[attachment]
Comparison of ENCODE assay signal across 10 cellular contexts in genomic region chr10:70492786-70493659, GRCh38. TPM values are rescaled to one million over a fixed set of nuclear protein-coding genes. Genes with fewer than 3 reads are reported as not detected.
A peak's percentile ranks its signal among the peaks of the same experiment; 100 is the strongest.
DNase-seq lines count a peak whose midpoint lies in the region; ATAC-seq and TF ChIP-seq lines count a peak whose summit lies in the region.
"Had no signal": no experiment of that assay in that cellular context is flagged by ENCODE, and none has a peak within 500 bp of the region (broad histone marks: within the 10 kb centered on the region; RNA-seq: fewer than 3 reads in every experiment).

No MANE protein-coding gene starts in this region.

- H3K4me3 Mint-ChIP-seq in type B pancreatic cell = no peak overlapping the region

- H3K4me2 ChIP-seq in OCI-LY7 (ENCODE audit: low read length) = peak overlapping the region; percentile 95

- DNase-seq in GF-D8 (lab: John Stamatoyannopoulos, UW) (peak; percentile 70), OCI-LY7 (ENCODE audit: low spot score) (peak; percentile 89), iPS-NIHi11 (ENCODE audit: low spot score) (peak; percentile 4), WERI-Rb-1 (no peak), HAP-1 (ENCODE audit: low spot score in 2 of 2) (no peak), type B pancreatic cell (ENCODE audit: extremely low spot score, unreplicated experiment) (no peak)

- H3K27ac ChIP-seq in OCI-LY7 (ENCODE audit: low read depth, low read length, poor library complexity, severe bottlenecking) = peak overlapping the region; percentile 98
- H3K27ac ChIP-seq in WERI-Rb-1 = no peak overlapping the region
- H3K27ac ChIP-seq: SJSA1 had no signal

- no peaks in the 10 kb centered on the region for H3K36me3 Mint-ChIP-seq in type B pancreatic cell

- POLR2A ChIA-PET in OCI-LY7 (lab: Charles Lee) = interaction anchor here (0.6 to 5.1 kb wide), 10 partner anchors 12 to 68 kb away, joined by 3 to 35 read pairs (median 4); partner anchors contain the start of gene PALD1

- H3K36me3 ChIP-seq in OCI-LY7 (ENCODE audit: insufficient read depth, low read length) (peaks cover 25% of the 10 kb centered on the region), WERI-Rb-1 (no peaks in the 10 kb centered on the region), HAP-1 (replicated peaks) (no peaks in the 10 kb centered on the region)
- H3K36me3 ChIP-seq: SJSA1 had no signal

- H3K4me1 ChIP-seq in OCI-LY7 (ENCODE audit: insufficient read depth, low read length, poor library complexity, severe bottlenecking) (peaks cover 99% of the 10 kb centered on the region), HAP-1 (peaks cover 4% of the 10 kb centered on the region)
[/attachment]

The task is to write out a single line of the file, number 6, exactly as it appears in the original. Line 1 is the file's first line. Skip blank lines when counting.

- H3K4me3 Mint-ChIP-seq in type B pancreatic cell = no peak overlapping the region